Advocacy Journalism - justice for Jawnie Hough

A terrible saga for Jawnie Hough
August 10, 2001
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Native American Press/Ojibwe News

Mother challenges state enforcement of tribal court order which led to seizure of child, kidnapping charges

By Jeff Armstrong

Leech Lake mother of two Jawnie Hough, whose 4-year-old child was seized by state police enforcing a Red Lake court order last March, appeared in Beltrami County Court Tuesday to petition Judge Terrance Holter to rescind his prior decision recognizing the tribal court order.

Representing Hough, Anishinaabe attorney Frank Bibeau said legal misconduct and blatant disregard for the parental rights of his client in the case put reservation courts into disrepute and complicated efforts to negotiate a procedure for mutual recognition of tribal and state court orders.

“This case, the way it’s turned out, is one of the cases they’ll look at to see it never happens again,” said Bibeau. “It’s a form of abduction that’s occurred.”

Divorced in 1999 from an abusive relationship with Donald Brun, Jr., Jawnie Hough lost custody of her daughter Meghan Brun when her former in-laws failed to return the girl from a visit to their Red Lake home in March of last year, instead suing for custody in tribal court. Hough maintains that she was never notified of the May 9, 2000 Red Lake hearing or informed of the outcome. Tribal judge Dan Charnoski awarded custody to Geraldine and Donald Brun, Sr. and the child’s father on May 22, based on testimony that Hough “was aware of the hearing and had also called [Brun] and wished for him to have full custody.”

Bibeau contended that the Bruns waited until April 13 to file the tribal court action because it was just days after Hough’s Order for Protection against Donald Brun had lapsed.

When Hough took back her daughter after spotting Meghan at a Bemidji barbershop last June, the Bruns reported the incident to Bemidji police as a kidnapping. However, Hough still had legal custody under state law, so the Bruns hired attorney Michael Ruffenach to seek a state court ruling adopting the tribal court order under the legal doctrine of comity. Judge Holter granted the application for comity June 16, 2000, but Hough again said she did not receive the court order.

On Jan. 10 of this year, a relative spotted Hough and her daughter at Fairview University Medical Center. After confirming that the child had a pick up and hold order from Beltrami County, University of Minnesota police took the young girl away from her emotionally devastated mother and maternal grandmother. Less than a week later, Hough was charged with felony child abduction.

Hough’s motion to vacate the Beltrami County ruling is the first step in what the mother says is an effort to rescue her daughter from an unsafe environment. The girl suffers from a neurological disorder, and Hough worries about the conduct of her ex-husband.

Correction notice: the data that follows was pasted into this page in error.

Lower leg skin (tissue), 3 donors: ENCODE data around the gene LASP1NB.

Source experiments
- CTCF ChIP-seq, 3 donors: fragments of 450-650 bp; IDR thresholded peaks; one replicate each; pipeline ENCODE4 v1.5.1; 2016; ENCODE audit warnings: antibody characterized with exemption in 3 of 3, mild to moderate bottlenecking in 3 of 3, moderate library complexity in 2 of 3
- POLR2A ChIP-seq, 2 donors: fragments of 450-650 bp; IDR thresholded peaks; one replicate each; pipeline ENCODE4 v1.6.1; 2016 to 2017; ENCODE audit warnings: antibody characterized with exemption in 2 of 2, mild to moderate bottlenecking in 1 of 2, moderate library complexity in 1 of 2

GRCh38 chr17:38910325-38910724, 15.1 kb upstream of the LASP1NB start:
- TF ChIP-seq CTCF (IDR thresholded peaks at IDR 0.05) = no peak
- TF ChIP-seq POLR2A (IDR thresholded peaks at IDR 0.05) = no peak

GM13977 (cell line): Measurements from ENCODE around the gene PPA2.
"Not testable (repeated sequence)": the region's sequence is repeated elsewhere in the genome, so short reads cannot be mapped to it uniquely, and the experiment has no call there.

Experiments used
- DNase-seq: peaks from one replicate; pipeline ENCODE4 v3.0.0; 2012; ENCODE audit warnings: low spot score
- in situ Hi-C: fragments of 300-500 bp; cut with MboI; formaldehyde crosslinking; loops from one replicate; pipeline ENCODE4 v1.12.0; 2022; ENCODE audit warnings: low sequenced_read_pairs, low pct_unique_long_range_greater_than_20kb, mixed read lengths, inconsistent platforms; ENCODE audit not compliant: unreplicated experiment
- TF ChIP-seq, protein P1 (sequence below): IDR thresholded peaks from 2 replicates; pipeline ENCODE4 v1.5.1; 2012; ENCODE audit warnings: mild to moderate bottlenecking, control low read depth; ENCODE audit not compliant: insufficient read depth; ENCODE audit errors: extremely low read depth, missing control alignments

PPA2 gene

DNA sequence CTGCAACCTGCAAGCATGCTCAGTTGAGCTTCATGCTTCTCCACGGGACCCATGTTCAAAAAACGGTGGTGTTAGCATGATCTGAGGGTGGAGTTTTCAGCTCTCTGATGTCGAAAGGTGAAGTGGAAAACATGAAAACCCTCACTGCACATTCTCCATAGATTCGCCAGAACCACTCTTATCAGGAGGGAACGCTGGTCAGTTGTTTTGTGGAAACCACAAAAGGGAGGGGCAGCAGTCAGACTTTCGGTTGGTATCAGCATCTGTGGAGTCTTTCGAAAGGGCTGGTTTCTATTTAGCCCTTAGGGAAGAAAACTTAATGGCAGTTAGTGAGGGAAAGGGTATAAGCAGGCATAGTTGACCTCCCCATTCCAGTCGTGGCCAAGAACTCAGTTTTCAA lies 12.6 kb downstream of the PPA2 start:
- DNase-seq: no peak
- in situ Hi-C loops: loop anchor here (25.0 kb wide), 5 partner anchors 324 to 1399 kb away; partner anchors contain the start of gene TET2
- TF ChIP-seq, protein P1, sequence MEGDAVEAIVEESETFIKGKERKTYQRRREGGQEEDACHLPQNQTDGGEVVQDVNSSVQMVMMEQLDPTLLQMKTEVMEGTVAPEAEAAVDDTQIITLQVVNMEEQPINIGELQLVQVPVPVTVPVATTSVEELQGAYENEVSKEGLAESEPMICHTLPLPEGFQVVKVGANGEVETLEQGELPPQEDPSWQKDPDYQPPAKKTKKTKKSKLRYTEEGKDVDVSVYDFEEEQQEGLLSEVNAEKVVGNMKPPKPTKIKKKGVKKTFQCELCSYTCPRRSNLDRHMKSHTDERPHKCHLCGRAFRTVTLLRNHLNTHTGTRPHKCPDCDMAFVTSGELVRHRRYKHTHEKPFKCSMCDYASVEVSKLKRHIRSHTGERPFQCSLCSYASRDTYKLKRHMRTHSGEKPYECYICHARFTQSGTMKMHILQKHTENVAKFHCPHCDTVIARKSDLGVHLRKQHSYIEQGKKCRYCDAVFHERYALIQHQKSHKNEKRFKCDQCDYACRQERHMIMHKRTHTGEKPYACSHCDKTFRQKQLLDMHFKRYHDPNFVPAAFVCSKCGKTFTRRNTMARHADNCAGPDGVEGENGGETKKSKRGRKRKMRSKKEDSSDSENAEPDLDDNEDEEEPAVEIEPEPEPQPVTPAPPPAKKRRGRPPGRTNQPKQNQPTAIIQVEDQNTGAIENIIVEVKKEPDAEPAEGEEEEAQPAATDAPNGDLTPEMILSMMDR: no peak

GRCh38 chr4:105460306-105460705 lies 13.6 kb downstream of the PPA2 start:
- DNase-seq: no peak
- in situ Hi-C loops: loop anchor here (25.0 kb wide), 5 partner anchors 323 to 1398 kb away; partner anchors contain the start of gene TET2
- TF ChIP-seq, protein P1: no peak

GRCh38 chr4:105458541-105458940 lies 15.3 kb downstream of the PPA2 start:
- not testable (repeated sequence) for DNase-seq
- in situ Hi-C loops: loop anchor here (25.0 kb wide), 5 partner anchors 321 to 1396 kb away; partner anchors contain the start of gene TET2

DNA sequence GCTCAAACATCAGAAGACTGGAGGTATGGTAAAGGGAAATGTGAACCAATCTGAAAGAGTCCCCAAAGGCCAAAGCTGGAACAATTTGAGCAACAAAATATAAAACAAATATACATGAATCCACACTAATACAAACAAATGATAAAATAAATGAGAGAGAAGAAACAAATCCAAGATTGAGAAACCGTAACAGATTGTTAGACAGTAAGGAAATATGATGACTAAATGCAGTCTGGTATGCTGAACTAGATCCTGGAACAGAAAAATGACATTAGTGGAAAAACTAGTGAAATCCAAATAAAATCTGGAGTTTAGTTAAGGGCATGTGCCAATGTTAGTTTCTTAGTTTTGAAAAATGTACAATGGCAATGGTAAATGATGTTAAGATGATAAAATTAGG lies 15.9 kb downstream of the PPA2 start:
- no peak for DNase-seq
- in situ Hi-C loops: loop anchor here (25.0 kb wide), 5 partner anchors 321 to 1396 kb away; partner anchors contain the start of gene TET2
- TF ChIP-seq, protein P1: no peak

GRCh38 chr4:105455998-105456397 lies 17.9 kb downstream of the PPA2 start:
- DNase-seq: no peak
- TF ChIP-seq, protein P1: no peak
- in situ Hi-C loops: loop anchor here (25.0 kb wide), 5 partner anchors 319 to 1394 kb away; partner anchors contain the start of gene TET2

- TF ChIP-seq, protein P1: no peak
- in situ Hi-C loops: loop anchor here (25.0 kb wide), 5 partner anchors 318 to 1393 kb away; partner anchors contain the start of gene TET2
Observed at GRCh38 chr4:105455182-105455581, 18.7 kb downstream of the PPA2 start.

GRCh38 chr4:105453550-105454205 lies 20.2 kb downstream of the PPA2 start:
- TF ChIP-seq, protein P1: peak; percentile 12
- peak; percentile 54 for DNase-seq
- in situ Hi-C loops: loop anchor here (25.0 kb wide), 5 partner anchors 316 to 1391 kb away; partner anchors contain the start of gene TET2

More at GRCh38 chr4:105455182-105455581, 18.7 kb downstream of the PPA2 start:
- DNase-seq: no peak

In a 1999 affidavit submitted with an Order for Protection request, Hough alleged Brun was prone to violent behavior. Over a period of just three months, Hough charged, Brun choked, punched and aimed a gun at her. On April 12, 1999, he was convicted of fifth degree domestic assault. Yet barely one month later, on May 17, Brun was granted a protection order against Hough in Red Lake Tribal Court by Judge Bruce Graves, an order Brun first requested nine days after pleading guilty to assault.

In this week’s court hearing, Ruffenach contended that Hough had abandoned the child in Red Lake and intentionally refused to accept legal notices. The attorney argued that the state court had no authority to reverse its comity decision.

“The Red Lake court took jurisdiction over the child based on its finding that the child had been abandoned to the court,” said Ruffenach. “There is no showing that the Red Lake court does not have jurisdiction.”

Accusing Ruffenach of falling short of ethical and legal standards by submitting internally contradictory statements to the court and failing to provide adequate notice of vital hearings, Bibeau retorted that the notion the judge could not reevaluate his comity ruling in light of the facts was “arrogant.”

Donald Brun, Jr.’s affidavit opposing the effort to vacate the order, presumably drafted by his attorney, states: “When the Petitioner (Hough) left we did not know her whereabouts, she did not state when she would return, and that she had no job. I did not hear from her until after the commencement (sic) the Red Lake Tribal Court proceedings.”

However, the next sentence alleges the complete opposite: “I received a collect call from the Petitioner. Enclosed is a copy of the MCI World Com statement showing that she called collect. At that time, I told her about the Red Lake Tribal Court proceeding.”

“The statements themselves are conflicting,” said Bibeau. “It puts the credibility of the affiant in question.”


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